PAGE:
By Sean Casey
When was the last time we had some good governance? Not perfect governance, mind you, such a concept occupies the same theoretical plane as world peace and the meetingless office. I’m just speaking of competent leadership, of public servants doing nothing more than their jobs. Maybe you’d point to the sober-minded direction of George H.W. Bush, the budget-balancing charm of Bill Clinton and the moral authority of Barack Obama. The older and more conservative among us might cite Ronald Reagan at the Berlin Wall or George W. Bush in his address to Congress after the 9/11 attacks. Many, I’m sure, cannot remember a politics that didn’t demand outrage, that comforted instead of demoralized.
Until recently, my own feelings fell along the same lines. I thought the days of good governance were behind us forever. I thought bipartisanship was quaint and collective action a pipe dream. I thought our leaders would always put party over country and self over party. And you know what? I thought wrong.
Two illustrations — one of humility and one of courage. For the first, we look to the Democratic primary and to Sen. Bernie Sanders. His was always a long-shot bid, and though his campaign survived a heart attack, a surging Sen. Elizabeth Warren and a decidedly outside-the-mainstream appeal, by the end of March it seemed that his path to the presidency had narrowed to a close. As in 2016, Bernie was faced with a decision: Drop out to bring the party together or stay in to push progressive policies for as long as possible. Against Clinton, he elected to continue his campaign far past the point of viability, cementing his ideas in the common consciousness but (depending on whom you talk to) damaging the nominee in the process. This time around, Bernie chose otherwise and endorsed Biden far earlier and far more enthusiastically than expected. Some supporters weren’t happy, but he didn’t appear to care. The senator put his ego aside in exchange for significant and ongoing input into the platform, representing a victory for the left and the center. It’s not easy to admit defeat, but, when it counted most, Bernie demonstrated a graciousness, maturity and selflessness that should be applauded. Come November, we will thank him for it.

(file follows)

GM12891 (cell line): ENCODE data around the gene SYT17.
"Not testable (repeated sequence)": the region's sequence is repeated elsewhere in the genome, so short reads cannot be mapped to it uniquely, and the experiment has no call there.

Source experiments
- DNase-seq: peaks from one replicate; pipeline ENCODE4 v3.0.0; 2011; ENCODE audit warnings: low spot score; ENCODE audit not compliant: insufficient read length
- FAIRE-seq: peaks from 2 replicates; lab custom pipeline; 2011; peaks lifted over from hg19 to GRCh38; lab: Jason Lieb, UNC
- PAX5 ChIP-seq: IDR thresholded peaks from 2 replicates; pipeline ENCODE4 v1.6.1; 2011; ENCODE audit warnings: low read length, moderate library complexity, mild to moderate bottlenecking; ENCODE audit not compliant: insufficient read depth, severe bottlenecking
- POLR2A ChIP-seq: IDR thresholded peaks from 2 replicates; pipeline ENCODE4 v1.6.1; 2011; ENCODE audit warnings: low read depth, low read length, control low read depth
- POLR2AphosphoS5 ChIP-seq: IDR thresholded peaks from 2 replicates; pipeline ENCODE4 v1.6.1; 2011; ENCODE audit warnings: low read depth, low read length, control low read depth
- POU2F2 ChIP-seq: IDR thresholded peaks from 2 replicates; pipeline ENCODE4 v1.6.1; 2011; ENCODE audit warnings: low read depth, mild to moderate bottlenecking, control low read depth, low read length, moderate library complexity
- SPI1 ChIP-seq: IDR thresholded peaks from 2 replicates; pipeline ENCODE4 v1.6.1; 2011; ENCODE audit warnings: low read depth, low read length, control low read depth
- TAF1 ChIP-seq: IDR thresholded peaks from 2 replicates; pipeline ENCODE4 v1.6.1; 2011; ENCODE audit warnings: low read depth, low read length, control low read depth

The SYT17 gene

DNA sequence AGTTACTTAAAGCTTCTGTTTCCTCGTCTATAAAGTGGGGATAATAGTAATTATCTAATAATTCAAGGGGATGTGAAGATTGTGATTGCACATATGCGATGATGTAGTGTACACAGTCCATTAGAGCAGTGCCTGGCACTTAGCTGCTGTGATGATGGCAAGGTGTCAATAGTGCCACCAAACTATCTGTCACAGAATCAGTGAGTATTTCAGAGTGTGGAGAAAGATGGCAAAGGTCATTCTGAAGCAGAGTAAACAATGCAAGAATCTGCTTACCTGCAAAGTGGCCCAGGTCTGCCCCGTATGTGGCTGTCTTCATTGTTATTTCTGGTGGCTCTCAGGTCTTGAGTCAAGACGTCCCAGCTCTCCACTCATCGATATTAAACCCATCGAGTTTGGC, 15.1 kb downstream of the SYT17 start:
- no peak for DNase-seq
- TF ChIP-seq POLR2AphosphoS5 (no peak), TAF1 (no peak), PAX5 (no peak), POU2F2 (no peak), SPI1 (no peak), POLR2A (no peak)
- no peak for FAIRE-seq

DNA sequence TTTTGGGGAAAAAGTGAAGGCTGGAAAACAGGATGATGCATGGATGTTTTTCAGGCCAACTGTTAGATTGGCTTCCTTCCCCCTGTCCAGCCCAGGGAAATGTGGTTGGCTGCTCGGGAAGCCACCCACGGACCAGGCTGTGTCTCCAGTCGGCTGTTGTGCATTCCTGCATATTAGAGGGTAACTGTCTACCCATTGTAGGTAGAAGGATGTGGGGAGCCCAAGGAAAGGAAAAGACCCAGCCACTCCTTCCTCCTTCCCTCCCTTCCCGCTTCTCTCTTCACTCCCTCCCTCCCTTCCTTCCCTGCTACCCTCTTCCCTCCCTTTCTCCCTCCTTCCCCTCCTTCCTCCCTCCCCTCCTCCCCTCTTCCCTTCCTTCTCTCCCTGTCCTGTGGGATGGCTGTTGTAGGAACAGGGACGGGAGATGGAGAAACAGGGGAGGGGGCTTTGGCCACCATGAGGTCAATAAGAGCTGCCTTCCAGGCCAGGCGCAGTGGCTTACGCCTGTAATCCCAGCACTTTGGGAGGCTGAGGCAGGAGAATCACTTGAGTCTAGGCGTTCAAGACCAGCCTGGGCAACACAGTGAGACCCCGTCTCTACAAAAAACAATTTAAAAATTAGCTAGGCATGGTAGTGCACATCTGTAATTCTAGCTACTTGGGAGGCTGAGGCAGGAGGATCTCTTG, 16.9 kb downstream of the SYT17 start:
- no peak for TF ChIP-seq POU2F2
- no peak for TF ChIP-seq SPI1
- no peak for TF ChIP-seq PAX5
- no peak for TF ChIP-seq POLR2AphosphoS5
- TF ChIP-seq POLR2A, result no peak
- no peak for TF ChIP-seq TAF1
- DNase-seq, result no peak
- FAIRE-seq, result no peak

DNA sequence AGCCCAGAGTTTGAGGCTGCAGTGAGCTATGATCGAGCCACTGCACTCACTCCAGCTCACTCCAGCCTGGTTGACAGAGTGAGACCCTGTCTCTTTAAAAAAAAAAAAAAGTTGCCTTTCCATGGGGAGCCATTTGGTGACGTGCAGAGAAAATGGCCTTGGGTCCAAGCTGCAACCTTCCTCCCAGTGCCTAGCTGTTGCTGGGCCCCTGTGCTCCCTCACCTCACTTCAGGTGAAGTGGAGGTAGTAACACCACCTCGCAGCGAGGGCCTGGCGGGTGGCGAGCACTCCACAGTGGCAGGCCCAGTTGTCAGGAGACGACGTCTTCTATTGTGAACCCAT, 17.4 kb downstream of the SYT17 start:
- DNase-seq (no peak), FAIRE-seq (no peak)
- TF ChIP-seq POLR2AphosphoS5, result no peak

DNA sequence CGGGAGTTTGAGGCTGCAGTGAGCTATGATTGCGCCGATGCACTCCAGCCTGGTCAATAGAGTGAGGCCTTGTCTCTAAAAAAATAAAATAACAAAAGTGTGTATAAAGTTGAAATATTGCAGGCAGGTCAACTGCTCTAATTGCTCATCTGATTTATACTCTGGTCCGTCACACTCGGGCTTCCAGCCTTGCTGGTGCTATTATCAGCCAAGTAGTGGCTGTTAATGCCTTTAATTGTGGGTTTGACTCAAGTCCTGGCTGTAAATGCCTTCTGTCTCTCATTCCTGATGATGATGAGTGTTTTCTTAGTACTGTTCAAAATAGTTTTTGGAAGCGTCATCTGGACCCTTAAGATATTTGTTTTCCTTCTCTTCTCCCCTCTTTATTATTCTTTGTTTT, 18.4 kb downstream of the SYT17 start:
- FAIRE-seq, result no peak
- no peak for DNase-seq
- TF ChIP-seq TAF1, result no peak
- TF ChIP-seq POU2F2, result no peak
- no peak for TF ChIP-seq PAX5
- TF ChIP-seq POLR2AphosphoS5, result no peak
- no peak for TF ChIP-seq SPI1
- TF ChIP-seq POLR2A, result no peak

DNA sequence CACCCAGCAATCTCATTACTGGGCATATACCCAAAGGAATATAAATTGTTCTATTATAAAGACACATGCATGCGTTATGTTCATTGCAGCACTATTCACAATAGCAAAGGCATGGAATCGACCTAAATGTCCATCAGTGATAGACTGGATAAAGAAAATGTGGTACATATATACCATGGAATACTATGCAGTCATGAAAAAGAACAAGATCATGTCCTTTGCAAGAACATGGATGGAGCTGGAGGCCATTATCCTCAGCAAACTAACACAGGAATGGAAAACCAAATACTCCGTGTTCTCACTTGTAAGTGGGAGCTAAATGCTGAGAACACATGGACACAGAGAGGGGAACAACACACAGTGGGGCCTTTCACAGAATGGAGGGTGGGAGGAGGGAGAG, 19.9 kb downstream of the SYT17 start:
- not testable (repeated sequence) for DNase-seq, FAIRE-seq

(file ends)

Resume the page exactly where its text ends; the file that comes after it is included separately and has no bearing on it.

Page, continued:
For the second case, we look to the country’s governors. In the absence of a robust federal response, the majority of our state executives acted quickly, decisively and with no small amount of political bravery. From Gavin Newsom to Larry Hogan, Jay Inslee to Mike DeWine and Gretchen Whitmer to Charlie Baker to Andrew Cuomo, liberals and conservatives alike took the drastic measures necessary to contain the spread of coronavirus. To be sure, not everyone rose to the moment. Eight Republican governors have yet to issue stay-at-home orders, but most performed laudably when the stakes were highest. As Washington flailed and lawmakers bickered, it is no exaggeration to say that these men and women saved millions of lives.
Maybe I’m being naive. Politics is a contact sport; we are factional creatures, and for all the ways coronavirus will transform society, I doubt that will change. The admirable actions of the many do not excuse the misguided actions of the few, but in these uncertain times, it’s comforting to see that the worst tragedies can still bring out the best in our communities, in our elected officials and in ourselves. With catastrophe comes clarity, and it is clear now that the rumors of an America too beset by partisanship to function have been greatly exaggerated. It is clear now that the national spirit is yet alive, and the system doesn’t have to fail. Good governance is not a relic of the past. Tribalism is not the law of the present. Leadership is possible, compromise is achievable and the grown-ups are still in the room.
Contact Sean Casey at spcasey ‘at’ stanford.edu.
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